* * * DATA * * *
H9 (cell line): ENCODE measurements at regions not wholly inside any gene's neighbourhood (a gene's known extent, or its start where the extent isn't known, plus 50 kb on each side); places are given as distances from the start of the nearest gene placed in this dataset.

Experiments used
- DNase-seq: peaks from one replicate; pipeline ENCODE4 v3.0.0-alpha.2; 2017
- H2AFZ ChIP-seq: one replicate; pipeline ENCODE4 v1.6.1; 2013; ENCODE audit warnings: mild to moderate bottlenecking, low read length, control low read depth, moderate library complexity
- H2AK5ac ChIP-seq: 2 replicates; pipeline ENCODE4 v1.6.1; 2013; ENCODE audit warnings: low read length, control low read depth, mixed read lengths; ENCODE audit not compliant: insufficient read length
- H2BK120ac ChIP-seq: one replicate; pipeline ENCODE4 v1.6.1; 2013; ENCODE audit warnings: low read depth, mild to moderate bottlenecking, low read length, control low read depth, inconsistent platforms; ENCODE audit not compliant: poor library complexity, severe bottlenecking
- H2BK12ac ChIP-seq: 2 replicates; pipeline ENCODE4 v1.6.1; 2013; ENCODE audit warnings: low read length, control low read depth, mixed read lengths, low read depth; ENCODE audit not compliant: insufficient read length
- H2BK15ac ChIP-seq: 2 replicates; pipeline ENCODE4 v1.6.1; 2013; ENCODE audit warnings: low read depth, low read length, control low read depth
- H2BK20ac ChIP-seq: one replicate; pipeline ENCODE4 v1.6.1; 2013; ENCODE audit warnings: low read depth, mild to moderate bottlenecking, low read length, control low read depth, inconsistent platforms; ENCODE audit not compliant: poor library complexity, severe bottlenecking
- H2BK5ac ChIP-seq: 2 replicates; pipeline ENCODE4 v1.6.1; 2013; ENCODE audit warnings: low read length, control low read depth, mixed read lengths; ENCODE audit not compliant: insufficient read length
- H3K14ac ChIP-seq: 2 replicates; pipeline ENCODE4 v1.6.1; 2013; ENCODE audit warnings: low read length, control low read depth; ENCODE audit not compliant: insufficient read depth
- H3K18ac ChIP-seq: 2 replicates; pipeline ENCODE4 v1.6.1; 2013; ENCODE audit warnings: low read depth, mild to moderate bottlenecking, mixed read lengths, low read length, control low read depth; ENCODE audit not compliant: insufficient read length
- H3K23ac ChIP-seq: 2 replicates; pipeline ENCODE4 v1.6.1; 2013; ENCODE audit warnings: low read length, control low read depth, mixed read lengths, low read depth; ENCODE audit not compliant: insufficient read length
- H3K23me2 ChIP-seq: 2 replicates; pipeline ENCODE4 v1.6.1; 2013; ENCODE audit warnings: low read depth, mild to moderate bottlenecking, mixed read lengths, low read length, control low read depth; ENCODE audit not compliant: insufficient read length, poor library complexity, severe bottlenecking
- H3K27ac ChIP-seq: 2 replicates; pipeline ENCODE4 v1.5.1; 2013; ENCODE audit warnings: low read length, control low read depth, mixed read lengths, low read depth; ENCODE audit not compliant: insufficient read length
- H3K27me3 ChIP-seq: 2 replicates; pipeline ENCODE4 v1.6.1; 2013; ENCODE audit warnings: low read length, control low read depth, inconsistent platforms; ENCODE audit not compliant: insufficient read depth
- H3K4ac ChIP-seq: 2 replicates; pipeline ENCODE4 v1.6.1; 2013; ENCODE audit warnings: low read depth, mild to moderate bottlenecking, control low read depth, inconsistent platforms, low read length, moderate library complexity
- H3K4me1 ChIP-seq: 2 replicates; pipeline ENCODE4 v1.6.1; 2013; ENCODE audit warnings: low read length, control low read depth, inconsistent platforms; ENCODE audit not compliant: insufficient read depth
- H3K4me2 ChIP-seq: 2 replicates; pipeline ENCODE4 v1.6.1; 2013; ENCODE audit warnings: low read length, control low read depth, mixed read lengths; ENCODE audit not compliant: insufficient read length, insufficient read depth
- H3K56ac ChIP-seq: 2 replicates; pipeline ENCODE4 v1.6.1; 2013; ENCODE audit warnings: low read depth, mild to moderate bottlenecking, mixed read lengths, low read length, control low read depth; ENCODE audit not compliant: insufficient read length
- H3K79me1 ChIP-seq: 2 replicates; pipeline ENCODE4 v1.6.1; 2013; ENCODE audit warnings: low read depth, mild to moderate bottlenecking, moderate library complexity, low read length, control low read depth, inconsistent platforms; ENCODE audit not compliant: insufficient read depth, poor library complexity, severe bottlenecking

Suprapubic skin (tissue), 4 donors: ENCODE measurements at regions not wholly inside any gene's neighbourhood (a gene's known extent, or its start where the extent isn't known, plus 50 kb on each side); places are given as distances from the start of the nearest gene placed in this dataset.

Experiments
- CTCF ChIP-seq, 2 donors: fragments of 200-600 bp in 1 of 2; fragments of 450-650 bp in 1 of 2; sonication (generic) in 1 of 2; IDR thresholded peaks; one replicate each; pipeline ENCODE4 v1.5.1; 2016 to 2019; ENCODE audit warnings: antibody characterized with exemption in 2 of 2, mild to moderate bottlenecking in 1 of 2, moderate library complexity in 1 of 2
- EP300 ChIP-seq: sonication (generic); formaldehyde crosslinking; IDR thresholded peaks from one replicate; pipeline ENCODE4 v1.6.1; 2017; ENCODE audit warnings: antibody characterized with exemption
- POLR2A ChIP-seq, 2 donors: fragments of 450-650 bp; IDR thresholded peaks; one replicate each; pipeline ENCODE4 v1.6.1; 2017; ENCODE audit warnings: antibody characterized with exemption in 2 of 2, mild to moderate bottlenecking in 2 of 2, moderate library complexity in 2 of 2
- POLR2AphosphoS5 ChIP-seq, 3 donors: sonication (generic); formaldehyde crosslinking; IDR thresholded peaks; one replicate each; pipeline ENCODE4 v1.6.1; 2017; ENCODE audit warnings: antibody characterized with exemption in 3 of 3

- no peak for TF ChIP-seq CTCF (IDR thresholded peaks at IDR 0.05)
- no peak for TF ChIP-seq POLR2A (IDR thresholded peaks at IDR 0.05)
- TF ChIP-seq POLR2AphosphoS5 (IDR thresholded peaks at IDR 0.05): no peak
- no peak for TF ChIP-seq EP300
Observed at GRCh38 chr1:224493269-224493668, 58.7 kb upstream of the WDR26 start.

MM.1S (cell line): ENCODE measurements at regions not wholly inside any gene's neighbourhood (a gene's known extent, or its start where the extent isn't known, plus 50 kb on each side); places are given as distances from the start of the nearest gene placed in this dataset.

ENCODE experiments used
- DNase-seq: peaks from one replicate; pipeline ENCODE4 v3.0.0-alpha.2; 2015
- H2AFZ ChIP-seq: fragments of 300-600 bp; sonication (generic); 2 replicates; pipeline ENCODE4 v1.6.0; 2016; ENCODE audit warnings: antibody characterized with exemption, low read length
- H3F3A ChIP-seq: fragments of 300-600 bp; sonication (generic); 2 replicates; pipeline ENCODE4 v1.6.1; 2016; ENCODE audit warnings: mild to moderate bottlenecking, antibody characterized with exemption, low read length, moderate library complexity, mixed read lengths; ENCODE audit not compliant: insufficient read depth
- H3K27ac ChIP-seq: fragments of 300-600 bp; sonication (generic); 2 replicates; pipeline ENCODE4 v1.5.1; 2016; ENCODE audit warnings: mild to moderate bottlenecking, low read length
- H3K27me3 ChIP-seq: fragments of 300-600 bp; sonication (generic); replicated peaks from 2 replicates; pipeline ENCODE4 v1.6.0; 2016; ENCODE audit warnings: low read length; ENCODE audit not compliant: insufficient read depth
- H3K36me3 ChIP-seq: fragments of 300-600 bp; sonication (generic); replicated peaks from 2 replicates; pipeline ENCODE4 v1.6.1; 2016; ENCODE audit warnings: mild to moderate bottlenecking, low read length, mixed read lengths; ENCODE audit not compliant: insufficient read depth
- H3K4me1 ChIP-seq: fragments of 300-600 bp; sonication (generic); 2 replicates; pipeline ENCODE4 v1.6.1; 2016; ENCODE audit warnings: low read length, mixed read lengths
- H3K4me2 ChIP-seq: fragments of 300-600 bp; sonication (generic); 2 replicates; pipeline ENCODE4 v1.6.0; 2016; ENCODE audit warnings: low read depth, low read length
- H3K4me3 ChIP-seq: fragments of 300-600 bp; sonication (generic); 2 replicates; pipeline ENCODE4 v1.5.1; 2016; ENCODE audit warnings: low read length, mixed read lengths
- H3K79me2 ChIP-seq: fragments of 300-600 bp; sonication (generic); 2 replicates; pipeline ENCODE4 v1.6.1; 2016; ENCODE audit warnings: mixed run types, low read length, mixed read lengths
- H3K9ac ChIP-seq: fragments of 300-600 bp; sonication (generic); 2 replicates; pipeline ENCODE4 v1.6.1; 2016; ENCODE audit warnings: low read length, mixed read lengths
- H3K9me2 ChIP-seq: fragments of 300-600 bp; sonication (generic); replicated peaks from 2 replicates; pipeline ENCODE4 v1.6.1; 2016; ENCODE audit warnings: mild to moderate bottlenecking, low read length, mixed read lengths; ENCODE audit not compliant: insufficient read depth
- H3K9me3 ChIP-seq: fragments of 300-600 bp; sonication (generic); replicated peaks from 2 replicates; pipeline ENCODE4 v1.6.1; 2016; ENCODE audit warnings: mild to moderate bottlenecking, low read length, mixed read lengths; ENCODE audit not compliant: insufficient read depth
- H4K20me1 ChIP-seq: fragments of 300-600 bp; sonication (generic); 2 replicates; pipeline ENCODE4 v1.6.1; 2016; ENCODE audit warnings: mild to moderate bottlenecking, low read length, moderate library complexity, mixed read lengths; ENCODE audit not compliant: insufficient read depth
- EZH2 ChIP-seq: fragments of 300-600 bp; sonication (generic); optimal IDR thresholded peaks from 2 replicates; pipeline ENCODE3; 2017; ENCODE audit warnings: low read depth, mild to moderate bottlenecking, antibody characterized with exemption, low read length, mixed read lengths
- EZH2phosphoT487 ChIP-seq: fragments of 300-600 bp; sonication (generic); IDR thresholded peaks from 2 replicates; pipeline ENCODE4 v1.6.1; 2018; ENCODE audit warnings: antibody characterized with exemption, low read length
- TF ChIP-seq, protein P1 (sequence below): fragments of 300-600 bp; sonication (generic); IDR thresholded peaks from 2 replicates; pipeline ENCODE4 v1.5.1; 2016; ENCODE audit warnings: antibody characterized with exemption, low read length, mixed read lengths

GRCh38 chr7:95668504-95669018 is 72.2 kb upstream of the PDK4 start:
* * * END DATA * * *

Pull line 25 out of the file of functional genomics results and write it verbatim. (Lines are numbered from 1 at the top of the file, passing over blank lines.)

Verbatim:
- EP300 ChIP-seq: sonication (generic); formaldehyde crosslinking; IDR thresholded peaks from one replicate; pipeline ENCODE4 v1.6.1; 2017; ENCODE audit warnings: antibody characterized with exemption